There is no official process for orthodox saints to become Catholic. There is no charitable canonization process and no formal process for the relics of orthodox saints. This article focuses on the recognition of Photius as a patriarch by St. Ignatius and other early Catholics.
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No formal canonization process
In the early Christian Church, there was no formal canonization process for orthodox saint. Instead, a person’s spiritual life and exemplary life were recognized through local practices, cults, and traditions. As a result, holy men and women were recognized during their lifetimes, and venerated and prayed for after their deaths. Christian communities also continued to visit their shrines, ask for prayers, and honor their memory.
As early Christians sought to honor their departed ancestors and beloved friends, they began to recognize and honor well-known Christians with a special celebration at the local church. They also visited their relics, which remained vehicles for the Holy Spirit and were believed to heal the sick body and soul. Today, orthodox saints can be formally recognized by the Vatican. They have also received honorific titles and canonized relics.
The canonization process in the Roman Catholic Church is different from that of the Orthodox Church. In order to become a Saint in the Roman Catholic Church, there must be proof of miracles and Christian virtues, as well as other validations. Joan of Arc, for example, was canonized by the Roman Catholic Church. However, there are many differences between the Roman Catholic and Orthodox approaches to sainthood. For one, the Roman Catholic approach emphasizes salvation through obedience, logic, and procedure, while the Orthodox Church places importance on grace and redemption through grace.
No charitable canonization process
The Orthodox Church recognizes the sanctity of certain individuals, including baptized Christians, by canonizing them. The canonization process is similar to that of a legal case: the supporters of the candidate must prove that the person was a saint who performed acts of holiness. The process is a significant theological event, validating the person’s sanctity and the validity of their prayers.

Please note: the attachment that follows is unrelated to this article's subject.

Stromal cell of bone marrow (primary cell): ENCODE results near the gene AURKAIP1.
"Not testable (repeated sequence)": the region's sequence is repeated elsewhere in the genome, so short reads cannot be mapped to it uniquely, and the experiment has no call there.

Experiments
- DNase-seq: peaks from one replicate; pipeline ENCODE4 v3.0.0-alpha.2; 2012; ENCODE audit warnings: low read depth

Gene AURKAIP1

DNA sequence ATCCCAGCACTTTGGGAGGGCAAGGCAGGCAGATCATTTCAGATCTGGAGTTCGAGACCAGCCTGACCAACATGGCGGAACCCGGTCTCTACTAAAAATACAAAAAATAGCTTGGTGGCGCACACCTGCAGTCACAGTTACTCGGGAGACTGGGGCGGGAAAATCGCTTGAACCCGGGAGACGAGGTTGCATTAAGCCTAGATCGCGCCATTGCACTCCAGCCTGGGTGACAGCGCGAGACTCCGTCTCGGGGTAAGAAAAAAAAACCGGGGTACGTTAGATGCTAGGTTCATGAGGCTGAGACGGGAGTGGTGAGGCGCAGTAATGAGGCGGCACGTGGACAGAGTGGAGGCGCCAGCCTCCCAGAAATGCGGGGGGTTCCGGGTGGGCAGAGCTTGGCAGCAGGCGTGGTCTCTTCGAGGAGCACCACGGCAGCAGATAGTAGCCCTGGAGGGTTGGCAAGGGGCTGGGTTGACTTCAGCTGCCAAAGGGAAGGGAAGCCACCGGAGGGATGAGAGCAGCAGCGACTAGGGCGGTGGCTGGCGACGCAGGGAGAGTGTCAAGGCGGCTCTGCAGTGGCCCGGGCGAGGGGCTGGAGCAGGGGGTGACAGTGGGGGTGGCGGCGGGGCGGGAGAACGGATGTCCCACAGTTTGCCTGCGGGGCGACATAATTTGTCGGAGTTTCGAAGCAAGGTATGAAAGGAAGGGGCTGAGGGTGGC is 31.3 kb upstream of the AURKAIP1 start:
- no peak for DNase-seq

For a person to become an Orthodox saint, they must be exceptionally holy and fit into one of seven categories: apostles, martyrs, fathers of the early Christian church, monastics, and prophets. Although they may not be saints, their acts of charity and mercy are recognized by the church.
Orthodox Christians venerate these holy people and pray to them. They do not replace God with these holy people, but rather ask for their guidance and prayers. It is as if they are asking a seasoned person to assist them in their daily lives.
Ignatius’ recognition of Photius as legitimate patriarch
Photius’s claim to be a legitimate patriarch is contested. Some scholars point out that he was not the author of the Nomocanon, the standard law-book of the Eastern Church. However, this book is much older than Photius and was supplemented during his time as patriarch. This can be verified through the canons of his councils. Photius was a learned man who had studied legal literature in his life.
Ignatius’ recognition of Phottius as a legitimate patriarch was met with considerable resistance. The Latins reacted badly to the conflict. Nevertheless, Photius had received all the necessary sacerdotal orders. He was arrested on Nov. 8, and his supporters were persecuted. Nicholas published a decree in 863 requiring the excommunication of anyone who struck a bishop. In addition, Nicholas called for a great provincial synod at the Lateran in April 863, with the purpose of trying Legates.
During this time, Constantinople was at the centre of a power struggle. The emperor Michael III was displeased with the way the church was run. The Empress Theodora’s brother Petrona and Varda had tried to convert the Empress Theodora to the nunhood. When the Patriarch was informed of this development, he refused to tonsure Theodora and publicly denounced the two sisters.
No formal canonization process for orthodox saints
While the Orthodox Tradition does not have a formal process for canonizing a saint, a person may be eligible to be included in the list of saints if the Orthodox Church considers their life worthy. Whether the candidate is worthy is a question of the Holy Synod. Once the Synod approves the candidate, they can have their life incorporated into liturgical services and icons.
The Church can only formally recognize a saint by a synod of bishops, but some saints are popularly venerated in the Orthodox Church without going through the formal canonization process. In order to become a saint, a person must have a remarkable life and die in a holy manner. Once a person is formally recognized as a saint, their relics are enclosed in vessels that are made to honor their memory.
During the first ten centuries of the Orthodox Church, there was no formal canonization process. The decision to add someone to the list of Orthodox Saints was left to the conscience of the Orthodox clergy and laity. Throughout this period, the Orthodox Church continued to recognize and honor holy men and women, and their shrines were visited by Christian people.